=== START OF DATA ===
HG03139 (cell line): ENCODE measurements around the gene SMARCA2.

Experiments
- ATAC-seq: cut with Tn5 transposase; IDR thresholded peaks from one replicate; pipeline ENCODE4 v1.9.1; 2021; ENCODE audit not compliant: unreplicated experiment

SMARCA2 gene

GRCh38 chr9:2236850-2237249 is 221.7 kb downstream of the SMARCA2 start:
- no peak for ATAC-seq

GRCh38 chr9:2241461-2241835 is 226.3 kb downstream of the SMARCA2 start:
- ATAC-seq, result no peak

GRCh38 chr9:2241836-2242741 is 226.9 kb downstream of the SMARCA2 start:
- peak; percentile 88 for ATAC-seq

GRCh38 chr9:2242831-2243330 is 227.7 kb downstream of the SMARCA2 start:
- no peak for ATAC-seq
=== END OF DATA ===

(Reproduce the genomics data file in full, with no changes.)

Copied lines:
HG03139 (cell line): ENCODE measurements around the gene SMARCA2.

Experiments
- ATAC-seq: cut with Tn5 transposase; IDR thresholded peaks from one replicate; pipeline ENCODE4 v1.9.1; 2021; ENCODE audit not compliant: unreplicated experiment

SMARCA2 gene

GRCh38 chr9:2236850-2237249 is 221.7 kb downstream of the SMARCA2 start:
- no peak for ATAC-seq

GRCh38 chr9:2241461-2241835 is 226.3 kb downstream of the SMARCA2 start:
- ATAC-seq, result no peak

GRCh38 chr9:2241836-2242741 is 226.9 kb downstream of the SMARCA2 start:
- peak; percentile 88 for ATAC-seq

GRCh38 chr9:2242831-2243330 is 227.7 kb downstream of the SMARCA2 start:
- no peak for ATAC-seq